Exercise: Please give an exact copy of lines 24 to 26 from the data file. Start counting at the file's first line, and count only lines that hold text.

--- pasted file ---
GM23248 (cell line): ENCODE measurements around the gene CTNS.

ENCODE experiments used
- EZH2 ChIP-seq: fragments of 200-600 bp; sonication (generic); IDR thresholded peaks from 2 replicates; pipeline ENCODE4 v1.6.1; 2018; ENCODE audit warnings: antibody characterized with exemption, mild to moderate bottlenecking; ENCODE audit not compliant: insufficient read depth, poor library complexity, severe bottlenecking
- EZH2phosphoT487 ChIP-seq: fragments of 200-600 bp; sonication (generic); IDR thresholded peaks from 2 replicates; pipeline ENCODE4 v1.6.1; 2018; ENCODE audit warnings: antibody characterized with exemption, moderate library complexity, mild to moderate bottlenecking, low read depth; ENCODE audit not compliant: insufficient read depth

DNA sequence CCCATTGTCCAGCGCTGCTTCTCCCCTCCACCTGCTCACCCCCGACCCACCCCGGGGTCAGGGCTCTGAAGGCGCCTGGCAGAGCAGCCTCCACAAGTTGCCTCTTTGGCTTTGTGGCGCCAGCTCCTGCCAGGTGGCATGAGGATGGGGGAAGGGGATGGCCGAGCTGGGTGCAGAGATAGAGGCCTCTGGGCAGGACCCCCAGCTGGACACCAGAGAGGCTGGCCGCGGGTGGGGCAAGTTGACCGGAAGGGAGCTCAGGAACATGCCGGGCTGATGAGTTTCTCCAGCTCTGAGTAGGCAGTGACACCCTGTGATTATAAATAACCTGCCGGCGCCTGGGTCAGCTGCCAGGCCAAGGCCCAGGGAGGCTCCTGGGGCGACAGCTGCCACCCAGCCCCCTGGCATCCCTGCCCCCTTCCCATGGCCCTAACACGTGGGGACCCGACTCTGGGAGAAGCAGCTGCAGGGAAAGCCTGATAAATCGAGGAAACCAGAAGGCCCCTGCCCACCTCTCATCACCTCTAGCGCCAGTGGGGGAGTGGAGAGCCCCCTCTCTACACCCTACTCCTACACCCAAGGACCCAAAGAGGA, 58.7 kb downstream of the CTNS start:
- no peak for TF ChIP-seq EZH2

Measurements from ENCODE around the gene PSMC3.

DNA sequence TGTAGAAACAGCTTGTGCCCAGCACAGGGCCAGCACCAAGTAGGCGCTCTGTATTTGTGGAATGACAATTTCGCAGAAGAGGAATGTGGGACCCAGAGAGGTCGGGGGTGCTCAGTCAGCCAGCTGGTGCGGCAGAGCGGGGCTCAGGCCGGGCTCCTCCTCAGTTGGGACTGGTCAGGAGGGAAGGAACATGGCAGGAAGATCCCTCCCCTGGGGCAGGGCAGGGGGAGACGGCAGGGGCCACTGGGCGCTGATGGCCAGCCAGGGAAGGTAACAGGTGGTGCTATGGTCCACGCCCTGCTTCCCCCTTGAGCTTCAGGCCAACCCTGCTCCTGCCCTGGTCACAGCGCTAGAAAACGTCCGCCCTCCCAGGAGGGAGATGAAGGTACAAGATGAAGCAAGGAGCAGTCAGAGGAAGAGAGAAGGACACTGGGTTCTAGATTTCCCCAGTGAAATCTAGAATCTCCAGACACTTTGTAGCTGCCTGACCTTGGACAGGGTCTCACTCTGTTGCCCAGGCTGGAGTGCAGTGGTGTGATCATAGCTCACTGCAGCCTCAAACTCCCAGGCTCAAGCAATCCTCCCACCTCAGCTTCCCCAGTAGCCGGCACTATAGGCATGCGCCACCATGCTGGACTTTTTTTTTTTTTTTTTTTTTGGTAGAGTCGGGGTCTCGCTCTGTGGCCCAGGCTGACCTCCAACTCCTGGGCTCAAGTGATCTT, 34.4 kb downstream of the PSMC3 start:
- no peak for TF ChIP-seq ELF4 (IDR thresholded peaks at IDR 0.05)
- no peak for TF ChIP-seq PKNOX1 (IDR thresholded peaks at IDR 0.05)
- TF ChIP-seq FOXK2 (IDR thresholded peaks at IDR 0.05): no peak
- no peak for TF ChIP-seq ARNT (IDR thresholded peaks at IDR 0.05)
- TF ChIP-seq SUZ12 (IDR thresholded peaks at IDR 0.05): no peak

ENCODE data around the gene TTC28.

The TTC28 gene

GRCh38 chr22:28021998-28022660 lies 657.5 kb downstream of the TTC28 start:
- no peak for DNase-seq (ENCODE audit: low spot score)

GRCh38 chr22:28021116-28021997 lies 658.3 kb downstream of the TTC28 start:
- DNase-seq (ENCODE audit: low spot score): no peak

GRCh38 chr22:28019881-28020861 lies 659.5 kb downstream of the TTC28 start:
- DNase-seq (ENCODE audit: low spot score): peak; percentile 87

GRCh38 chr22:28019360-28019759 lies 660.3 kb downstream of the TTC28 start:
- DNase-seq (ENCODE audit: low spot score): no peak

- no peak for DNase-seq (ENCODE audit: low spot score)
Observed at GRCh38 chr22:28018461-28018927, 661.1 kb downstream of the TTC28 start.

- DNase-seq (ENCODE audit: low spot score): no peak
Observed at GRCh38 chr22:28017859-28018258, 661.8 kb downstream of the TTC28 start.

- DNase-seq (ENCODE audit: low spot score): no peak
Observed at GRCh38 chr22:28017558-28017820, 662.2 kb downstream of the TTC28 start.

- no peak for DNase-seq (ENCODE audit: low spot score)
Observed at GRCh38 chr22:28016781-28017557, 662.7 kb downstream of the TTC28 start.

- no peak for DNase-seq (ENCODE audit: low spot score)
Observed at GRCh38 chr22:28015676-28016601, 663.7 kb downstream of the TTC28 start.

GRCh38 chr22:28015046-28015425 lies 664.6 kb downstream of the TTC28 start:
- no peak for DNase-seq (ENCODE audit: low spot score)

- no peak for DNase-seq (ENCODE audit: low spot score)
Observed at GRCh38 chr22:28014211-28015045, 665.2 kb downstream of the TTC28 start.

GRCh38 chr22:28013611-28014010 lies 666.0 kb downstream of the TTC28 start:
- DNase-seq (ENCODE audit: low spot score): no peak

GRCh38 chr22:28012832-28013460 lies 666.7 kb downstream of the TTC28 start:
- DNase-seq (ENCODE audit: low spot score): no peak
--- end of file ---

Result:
- no peak for DNase-seq (ENCODE audit: low spot score)
Observed at GRCh38 chr22:28018461-28018927, 661.1 kb downstream of the TTC28 start.

- DNase-seq (ENCODE audit: low spot score): no peak